José Antonio Meade, Undersecretary of Finance, becomes the new Secretary of Energy. Meade becomes the last of the senior level technocratic ‘old guard’ of the Ministry of Finance to leave, a process that started with the appointment of Ernesto Cordero as Finance Secretary in December 2009.
On today’s legal deadline, the Chamber of Deputies appears set to approve the expenditure law for 2011. The Finance Commission unanimously approved the expenditure proposal at 2am. The President’s request for increases for the security agencies, including the funds to create the unified police forces, were approved. The principal cause of delay in approving the expenditure package had been negotiations to allocate funds for highway construction between the different states. (Excelsior 11/15)
More than two years after the passage of the energy reform, one of its critical elements — the so-called incentivated or integrated service contracts for oil exploration by private sector contractors– appears almost ready. The Pemex board agreed yesterday to hold a special board meeting on the 16th to consider and give final approval to the new contractual mechanism. These contracts are viewed by the Government as critical for enlisting the support of third-party contractors for exploration and development of oil and gas fields, while respecting the constitutional prohibitions on risk contracts and production sharing agreements. The incentivated contracts provide for two kinds of payments: one based on reimbursement of costs and the second based on the amount of petroleum discovered. This latter provision is being challenged as unconstitutional by the Chamber of Deputies and the matter is with the Supreme Court.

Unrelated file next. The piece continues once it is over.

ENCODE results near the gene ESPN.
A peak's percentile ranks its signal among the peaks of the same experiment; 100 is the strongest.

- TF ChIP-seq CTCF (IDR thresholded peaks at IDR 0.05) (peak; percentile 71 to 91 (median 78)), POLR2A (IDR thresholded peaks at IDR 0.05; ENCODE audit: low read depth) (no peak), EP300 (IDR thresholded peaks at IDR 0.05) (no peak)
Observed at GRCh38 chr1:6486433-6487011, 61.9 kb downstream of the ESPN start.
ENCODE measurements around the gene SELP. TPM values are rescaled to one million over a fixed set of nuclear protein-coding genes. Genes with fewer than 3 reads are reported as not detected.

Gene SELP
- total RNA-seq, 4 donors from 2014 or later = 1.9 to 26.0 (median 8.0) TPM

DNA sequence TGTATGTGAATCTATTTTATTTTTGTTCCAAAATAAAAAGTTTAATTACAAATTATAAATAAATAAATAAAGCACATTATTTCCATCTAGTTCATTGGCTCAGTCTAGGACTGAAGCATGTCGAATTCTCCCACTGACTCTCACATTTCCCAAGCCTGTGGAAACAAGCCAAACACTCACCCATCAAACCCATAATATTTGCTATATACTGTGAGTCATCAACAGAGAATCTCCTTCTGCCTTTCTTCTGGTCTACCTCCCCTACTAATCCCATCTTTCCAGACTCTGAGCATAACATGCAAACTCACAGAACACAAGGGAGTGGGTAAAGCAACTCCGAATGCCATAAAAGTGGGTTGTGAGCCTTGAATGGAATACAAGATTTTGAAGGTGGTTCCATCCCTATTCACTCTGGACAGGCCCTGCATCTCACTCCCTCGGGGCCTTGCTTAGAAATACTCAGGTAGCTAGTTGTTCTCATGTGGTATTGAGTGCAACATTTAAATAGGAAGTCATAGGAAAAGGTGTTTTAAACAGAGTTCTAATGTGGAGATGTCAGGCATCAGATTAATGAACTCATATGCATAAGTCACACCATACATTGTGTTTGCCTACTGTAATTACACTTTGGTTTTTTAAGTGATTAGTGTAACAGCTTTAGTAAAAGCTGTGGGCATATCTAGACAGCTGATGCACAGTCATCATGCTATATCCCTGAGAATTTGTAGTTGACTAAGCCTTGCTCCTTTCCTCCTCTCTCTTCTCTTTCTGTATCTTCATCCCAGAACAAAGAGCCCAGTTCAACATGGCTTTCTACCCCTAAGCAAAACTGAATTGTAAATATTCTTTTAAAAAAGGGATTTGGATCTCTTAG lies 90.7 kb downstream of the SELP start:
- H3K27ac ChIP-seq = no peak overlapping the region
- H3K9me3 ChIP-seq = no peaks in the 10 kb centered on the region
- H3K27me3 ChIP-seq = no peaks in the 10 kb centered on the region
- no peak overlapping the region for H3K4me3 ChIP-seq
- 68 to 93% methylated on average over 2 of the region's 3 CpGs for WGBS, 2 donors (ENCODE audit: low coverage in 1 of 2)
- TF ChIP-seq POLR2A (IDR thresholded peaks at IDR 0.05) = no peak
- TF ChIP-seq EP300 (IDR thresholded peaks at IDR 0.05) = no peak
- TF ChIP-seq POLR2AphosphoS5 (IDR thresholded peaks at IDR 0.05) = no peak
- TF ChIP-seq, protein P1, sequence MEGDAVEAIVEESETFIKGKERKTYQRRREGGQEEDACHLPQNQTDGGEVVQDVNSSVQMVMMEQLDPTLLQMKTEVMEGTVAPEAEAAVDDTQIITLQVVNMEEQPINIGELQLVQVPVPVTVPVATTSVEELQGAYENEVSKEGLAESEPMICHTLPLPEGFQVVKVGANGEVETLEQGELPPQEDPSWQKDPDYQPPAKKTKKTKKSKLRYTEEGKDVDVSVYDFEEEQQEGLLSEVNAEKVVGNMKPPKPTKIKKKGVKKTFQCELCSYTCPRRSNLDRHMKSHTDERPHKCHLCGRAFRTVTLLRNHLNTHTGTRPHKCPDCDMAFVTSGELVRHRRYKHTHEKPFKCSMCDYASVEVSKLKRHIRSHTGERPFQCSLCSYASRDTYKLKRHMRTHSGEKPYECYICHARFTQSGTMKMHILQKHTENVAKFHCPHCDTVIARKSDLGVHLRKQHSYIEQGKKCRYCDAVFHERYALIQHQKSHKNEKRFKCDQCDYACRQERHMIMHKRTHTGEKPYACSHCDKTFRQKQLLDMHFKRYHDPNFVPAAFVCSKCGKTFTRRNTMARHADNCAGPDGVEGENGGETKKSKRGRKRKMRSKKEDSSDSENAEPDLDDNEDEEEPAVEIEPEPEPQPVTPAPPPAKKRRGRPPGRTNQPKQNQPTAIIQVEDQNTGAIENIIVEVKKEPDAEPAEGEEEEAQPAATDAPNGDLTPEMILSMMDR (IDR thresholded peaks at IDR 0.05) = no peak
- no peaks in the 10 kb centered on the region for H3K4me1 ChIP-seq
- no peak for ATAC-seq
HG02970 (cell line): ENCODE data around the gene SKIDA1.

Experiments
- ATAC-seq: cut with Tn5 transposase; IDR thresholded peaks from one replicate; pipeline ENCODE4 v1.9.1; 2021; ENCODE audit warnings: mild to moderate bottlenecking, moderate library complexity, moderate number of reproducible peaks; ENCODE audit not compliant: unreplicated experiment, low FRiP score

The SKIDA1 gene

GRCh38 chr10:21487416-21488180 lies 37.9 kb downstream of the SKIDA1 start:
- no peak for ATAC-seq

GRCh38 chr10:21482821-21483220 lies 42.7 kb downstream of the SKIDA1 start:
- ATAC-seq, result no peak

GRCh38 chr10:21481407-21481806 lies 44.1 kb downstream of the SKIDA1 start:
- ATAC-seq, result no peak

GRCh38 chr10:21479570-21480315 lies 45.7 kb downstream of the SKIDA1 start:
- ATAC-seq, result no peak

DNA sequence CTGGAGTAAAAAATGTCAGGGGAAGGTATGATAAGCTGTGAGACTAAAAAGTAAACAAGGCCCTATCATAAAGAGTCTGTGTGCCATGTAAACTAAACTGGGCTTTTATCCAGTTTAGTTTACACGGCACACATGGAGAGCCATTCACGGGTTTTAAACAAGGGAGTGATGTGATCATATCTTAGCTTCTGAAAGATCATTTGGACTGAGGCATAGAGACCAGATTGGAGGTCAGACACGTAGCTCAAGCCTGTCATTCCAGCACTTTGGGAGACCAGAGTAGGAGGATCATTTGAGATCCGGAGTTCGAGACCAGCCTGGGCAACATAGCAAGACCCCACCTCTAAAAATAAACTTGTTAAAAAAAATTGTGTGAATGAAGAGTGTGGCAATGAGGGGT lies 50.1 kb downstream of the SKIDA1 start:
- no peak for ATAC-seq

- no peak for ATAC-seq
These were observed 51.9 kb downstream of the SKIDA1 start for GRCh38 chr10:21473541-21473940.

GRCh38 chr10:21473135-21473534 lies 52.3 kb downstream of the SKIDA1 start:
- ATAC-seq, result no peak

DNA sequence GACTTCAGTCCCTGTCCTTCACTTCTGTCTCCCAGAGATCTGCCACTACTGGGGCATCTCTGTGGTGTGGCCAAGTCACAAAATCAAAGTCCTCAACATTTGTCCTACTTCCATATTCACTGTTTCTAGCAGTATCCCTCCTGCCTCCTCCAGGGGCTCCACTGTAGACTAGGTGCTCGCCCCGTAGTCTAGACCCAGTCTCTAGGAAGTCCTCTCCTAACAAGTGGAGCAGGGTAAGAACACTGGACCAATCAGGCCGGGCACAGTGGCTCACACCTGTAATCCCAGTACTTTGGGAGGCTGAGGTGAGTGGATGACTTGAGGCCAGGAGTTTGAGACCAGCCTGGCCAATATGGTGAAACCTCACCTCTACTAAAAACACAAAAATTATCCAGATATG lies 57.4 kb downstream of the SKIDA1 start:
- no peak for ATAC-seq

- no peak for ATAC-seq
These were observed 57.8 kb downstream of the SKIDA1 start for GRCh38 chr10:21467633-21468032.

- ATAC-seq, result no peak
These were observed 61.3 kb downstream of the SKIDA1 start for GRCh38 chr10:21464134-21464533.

If the board endorses the contracts, the official in charge of the new contracts Sergio Guaso said Pemex expects to start awarding contracts based on the new mechanism in 3Q11.
Pemex plans to hold four bidding rounds using the new contracts. The first will be to reactivate the mature Magallanes, Carrizo and Santuario fields in the southern region; the second for mature fields in the north; the third in the Chicontepec region; and finally, in the deep waters of the Gulf.
(Excelsior 11/11, Pemex 11/10)
In an interview, Carlos Morales Gil, the head of production and exploration for Pemex, acknowledged that the state oil company has had to shut in gas production of 150,000 cubic feet/day in the Burgos basin south of the Texas border because of the inability to ensure the security of some of the gas wells. (At US$3.50 per cu.ft., the lost production is the equivalent of US$525,000 per day.) Morales said there had been no news of the six Pemex employees who were kidnapped on May 23d. “We’ve increased security, together with the Ministry of Defense, in the installations in the northeastern zone of the country, which has allowed us to partially recover the production that was reduced. However, there are zones where it is not safe to go, because of the crime threats to our people,” he said. (Reforma 11/10)
In a rare use of his veto power, President Felipe Calderón vetoed a change in corporate law that would have allowed for single shareholder corporate entitities. The President vetoed the measure not because he opposed the substance, but because the legislation that emerged from Congress created a new category of entity, with special rules, rather than just eliminating the requirement for more than one shareholder. “The Federal Executive power under my command has stated that it is in favor of a minimal regulation that gives agility to the mechanisms for setting up and operating companies; the legislation does not do this,” he said in his veto statement. The measure was originally submitted to Congress in March 2008 by the PAN and PRI and was quickly passed by the Senate, but has languished and been modified in the Chamber of Deputies. Congress can change the draft law based on the President’s observations, let the veto stand, or try to override the veto with a two-thirds majority. (Reforma 11/9)